Friday, November 15, 2013

In Praise of Lasix: A Utility Approach to Pharmacotherapeutics

In a prior post, I focused on reducing polypharmacy to oligopharmacy or nopharmacy because of an underlying belief that most medications are useless at best, harmful or wasteful or distracting at worst.  But I'm not a complete nihilist.  I've also done a good deal of thinking about some medications that I think we should use more of.  On the basis of Bayesian and therapeutic threshold approaches to decision making, it stands to reason that one should have a lower threshold for using high utility/efficacy agents.  The utility of a given agent is the product of the probability that a disease it treats is present and the utility of the agent for that disease (which is itself the probability of an effect in any case and the magnitude of that effect.)  Thus, if the utility of the agent is high (furosemide/Lasix), it could be useful even if the probability of disease is low (CHF in a patient with normal BNP and ECHO); indeed it could have more net utility than a low utility agent (Digoxin) in a high probability disease (EF 30%, BNP 1000). Note also that if the agent is effective at treating a common disease (as opposed to a rare one), it's general utility will be higher. It follows that the threshold for the use of these high utility agents (when I say high utility I mean net utility, thus the benefits greatly outweigh any side effects) should be low - and we should actively look for opportunities to use them.  Here are the drug utility equations (where Drug X treats Disease X):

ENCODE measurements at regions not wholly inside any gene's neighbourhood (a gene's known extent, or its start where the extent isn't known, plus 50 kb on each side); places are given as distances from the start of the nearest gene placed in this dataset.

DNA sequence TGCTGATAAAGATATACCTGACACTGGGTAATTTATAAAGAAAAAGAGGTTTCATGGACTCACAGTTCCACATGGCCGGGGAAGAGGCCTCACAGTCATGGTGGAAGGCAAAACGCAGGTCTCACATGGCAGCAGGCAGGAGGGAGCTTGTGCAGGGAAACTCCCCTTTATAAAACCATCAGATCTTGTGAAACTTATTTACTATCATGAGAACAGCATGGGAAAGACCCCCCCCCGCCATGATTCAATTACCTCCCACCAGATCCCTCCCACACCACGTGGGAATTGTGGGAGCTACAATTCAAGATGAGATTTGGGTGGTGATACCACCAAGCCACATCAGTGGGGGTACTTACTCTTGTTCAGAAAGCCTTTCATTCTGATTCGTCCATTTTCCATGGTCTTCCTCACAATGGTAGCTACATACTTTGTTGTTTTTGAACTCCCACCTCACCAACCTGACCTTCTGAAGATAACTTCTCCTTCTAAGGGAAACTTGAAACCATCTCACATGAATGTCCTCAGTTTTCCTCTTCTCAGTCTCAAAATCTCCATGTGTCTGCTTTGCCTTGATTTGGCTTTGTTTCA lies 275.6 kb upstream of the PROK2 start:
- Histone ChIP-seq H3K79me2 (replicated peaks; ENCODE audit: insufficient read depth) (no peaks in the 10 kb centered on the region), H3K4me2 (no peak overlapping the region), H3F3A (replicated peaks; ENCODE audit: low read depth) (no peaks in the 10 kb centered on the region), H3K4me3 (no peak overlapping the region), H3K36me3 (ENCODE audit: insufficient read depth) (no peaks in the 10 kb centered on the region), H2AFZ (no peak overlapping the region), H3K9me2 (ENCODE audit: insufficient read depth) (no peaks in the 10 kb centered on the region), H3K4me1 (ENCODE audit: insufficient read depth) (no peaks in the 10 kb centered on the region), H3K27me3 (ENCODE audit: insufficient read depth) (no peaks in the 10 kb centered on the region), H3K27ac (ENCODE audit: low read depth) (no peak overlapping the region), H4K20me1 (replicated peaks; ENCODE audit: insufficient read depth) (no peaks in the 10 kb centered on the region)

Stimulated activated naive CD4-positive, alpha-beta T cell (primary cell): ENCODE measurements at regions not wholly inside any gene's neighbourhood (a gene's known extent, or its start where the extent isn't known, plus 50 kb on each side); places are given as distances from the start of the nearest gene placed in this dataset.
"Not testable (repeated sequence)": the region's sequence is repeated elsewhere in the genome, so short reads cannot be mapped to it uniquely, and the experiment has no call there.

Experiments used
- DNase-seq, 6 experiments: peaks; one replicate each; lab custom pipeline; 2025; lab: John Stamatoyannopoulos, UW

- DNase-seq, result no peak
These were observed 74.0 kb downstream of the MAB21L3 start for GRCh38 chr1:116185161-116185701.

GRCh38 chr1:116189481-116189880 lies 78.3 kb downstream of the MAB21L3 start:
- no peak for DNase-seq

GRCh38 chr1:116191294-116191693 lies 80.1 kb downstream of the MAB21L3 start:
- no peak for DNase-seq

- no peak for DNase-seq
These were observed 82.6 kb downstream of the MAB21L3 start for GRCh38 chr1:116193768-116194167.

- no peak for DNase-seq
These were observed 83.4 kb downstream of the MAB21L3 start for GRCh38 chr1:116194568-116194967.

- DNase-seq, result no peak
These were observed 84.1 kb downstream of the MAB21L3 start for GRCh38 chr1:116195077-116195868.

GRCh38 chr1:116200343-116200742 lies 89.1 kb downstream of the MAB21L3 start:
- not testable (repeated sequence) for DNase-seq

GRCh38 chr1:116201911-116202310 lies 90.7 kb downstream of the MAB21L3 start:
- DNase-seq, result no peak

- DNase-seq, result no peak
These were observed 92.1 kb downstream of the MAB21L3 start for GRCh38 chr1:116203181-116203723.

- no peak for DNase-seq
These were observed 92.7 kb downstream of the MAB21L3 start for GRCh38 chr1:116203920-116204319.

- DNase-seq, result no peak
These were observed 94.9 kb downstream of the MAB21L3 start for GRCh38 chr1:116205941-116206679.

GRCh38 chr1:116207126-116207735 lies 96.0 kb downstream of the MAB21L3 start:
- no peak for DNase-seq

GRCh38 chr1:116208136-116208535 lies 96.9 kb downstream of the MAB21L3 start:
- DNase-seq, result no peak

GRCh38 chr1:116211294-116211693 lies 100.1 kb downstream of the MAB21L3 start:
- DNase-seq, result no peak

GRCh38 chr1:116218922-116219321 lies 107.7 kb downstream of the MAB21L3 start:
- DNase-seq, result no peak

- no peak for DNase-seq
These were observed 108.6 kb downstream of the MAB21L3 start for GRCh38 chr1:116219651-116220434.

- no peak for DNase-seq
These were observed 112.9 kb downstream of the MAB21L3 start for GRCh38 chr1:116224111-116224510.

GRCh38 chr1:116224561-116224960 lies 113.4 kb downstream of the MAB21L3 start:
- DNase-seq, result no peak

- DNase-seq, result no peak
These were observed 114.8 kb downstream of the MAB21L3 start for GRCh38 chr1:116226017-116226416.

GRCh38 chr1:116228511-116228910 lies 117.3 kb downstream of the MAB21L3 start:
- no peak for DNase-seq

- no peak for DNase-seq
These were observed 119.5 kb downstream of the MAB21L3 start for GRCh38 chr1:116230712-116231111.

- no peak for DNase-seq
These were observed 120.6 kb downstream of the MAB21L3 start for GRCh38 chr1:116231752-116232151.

General Utility (drug X) ~ Prevalence of Disease X * (Probability of effect in Disease X * Magnitude of Effect)

Specific Utility (drug X) == Probability of Disease X * (Probability of effect in Disease X * Magnitude of Effect)

So, in sum, drugs have higher utility when they treat common diseases, and when their effects on disease are both likely and of high magnitude.  Lasix fits this bill because fluid overload states are common, Lasix makes almost everybody pee (if given in adequate doses) and it makes them pee a lot (if given in adequate doses.)